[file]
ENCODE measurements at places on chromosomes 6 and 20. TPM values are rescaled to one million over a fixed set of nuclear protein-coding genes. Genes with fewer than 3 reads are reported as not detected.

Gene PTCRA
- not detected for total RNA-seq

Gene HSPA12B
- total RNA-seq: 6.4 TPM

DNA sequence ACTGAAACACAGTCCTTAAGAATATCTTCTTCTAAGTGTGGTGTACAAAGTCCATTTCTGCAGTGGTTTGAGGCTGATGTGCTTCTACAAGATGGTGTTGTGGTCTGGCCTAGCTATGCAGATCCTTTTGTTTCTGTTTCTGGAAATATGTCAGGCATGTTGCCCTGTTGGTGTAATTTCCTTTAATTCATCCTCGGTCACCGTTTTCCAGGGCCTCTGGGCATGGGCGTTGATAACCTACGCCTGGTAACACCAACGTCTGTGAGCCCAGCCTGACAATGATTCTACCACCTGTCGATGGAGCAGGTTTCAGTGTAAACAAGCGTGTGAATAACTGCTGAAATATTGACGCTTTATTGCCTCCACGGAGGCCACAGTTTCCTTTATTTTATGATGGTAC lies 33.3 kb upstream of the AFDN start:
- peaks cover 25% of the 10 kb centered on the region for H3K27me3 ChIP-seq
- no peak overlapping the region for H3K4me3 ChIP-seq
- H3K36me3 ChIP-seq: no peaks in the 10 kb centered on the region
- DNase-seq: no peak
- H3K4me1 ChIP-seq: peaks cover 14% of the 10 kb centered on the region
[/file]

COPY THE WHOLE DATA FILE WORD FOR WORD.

ENCODE measurements at places on chromosomes 6 and 20. TPM values are rescaled to one million over a fixed set of nuclear protein-coding genes. Genes with fewer than 3 reads are reported as not detected.

Gene PTCRA
- not detected for total RNA-seq

Gene HSPA12B
- total RNA-seq: 6.4 TPM

DNA sequence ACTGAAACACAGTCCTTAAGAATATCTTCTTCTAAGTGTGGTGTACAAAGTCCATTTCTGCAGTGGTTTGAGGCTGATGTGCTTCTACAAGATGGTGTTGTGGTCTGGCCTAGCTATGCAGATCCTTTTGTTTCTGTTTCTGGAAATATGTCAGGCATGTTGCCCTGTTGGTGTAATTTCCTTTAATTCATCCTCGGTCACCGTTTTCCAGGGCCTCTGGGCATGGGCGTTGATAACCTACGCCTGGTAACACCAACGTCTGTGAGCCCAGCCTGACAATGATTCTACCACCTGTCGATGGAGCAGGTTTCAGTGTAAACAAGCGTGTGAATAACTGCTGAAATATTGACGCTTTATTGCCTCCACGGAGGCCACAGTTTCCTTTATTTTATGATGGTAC lies 33.3 kb upstream of the AFDN start:
- peaks cover 25% of the 10 kb centered on the region for H3K27me3 ChIP-seq
- no peak overlapping the region for H3K4me3 ChIP-seq
- H3K36me3 ChIP-seq: no peaks in the 10 kb centered on the region
- DNase-seq: no peak
- H3K4me1 ChIP-seq: peaks cover 14% of the 10 kb centered on the region